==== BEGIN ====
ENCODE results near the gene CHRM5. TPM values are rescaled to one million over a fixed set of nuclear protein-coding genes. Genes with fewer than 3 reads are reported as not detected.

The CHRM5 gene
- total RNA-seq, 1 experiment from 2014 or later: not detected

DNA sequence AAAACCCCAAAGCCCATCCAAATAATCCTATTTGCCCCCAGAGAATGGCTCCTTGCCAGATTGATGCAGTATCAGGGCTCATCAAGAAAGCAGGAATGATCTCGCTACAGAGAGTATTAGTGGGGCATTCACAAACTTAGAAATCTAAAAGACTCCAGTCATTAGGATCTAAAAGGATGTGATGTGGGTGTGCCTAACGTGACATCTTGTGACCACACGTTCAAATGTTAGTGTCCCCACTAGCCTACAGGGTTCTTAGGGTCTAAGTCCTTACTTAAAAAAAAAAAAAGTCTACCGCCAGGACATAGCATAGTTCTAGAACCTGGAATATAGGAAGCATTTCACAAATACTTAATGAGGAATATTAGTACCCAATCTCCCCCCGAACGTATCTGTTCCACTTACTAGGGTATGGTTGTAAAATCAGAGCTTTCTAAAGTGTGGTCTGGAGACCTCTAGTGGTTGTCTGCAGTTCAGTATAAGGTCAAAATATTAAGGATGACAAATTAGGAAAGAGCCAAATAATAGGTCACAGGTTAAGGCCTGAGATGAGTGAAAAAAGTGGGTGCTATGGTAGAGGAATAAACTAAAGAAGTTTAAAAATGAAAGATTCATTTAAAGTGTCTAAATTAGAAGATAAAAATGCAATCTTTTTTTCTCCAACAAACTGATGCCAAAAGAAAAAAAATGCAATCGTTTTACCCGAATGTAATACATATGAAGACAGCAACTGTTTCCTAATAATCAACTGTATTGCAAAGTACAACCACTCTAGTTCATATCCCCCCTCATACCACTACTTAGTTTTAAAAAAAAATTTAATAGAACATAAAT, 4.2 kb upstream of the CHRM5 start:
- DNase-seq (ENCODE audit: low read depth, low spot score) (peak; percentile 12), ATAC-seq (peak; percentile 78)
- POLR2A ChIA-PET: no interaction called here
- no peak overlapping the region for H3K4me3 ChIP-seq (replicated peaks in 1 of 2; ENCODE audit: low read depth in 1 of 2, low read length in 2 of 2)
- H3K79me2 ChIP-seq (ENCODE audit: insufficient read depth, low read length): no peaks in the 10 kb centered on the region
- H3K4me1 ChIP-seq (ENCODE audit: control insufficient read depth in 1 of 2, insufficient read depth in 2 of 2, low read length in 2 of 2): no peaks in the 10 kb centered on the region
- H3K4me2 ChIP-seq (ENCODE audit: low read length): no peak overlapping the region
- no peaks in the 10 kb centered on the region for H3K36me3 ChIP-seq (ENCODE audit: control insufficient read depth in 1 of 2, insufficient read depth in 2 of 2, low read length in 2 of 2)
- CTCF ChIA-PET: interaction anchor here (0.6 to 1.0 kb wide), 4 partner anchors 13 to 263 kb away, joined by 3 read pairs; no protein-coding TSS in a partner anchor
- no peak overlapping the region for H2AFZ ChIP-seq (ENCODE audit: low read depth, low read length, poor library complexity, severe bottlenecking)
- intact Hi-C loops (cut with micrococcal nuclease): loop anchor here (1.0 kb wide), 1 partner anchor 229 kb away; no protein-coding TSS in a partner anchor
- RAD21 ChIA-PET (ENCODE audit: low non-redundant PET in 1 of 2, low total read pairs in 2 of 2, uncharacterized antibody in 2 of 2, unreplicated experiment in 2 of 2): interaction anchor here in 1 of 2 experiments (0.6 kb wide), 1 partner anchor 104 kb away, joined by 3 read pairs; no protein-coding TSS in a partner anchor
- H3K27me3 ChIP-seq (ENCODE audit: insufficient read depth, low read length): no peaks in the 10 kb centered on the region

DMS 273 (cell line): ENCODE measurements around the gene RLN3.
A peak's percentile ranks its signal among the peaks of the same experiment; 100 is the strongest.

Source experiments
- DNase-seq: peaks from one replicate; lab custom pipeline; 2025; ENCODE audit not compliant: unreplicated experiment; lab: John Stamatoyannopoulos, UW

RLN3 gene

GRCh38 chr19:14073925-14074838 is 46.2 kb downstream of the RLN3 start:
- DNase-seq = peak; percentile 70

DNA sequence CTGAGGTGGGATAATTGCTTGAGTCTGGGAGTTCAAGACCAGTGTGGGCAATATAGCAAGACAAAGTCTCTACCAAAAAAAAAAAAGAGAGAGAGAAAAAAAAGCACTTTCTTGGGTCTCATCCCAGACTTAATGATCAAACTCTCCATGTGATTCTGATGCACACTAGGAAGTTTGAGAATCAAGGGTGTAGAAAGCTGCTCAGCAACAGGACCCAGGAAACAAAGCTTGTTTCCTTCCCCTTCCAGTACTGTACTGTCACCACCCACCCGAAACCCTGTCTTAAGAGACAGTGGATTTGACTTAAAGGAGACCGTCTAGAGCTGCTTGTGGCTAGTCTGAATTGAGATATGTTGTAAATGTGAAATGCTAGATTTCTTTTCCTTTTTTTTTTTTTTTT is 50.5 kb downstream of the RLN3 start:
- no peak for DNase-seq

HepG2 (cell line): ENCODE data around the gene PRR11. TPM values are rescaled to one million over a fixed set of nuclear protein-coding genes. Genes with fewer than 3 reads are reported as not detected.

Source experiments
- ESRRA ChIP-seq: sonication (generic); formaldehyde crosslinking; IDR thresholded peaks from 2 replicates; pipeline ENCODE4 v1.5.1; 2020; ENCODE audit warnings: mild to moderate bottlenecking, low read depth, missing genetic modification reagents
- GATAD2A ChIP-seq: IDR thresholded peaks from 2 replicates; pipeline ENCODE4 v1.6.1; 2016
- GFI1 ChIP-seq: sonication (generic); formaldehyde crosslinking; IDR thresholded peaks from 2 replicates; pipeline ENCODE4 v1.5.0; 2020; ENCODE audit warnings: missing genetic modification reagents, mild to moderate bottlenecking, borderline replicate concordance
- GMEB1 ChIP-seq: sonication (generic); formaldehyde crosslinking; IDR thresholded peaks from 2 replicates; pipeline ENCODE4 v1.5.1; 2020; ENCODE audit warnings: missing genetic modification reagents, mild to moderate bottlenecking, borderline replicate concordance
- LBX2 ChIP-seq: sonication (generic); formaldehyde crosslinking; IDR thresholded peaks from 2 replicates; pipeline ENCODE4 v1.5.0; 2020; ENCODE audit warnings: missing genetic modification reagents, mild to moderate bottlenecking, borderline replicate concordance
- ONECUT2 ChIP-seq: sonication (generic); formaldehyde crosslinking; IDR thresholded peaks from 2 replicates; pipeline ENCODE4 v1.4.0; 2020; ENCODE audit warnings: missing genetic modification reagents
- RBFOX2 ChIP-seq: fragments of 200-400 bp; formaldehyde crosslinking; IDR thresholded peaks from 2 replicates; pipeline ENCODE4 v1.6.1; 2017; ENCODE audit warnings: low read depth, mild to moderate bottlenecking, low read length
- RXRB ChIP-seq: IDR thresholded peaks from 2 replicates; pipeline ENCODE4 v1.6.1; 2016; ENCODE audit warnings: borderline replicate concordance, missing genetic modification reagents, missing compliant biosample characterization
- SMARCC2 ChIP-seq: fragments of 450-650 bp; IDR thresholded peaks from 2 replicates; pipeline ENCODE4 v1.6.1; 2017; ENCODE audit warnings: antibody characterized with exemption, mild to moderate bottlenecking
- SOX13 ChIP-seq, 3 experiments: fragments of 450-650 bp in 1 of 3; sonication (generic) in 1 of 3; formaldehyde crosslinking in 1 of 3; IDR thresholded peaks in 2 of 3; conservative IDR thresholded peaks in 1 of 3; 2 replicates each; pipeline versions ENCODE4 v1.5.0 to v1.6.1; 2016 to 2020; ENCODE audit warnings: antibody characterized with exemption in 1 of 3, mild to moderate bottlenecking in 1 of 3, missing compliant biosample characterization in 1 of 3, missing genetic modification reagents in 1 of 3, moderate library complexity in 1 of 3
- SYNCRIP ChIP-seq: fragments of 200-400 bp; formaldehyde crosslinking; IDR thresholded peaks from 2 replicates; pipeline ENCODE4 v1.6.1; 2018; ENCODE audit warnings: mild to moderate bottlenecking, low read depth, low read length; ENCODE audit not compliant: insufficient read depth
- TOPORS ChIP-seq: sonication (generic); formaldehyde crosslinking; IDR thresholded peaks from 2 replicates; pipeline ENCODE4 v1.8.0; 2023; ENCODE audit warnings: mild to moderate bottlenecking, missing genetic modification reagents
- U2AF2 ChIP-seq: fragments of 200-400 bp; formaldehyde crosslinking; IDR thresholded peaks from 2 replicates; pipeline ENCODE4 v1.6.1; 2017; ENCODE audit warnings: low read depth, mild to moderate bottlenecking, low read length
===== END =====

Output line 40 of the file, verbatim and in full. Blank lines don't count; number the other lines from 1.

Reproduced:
- U2AF2 ChIP-seq: fragments of 200-400 bp; formaldehyde crosslinking; IDR thresholded peaks from 2 replicates; pipeline ENCODE4 v1.6.1; 2017; ENCODE audit warnings: low read depth, mild to moderate bottlenecking, low read length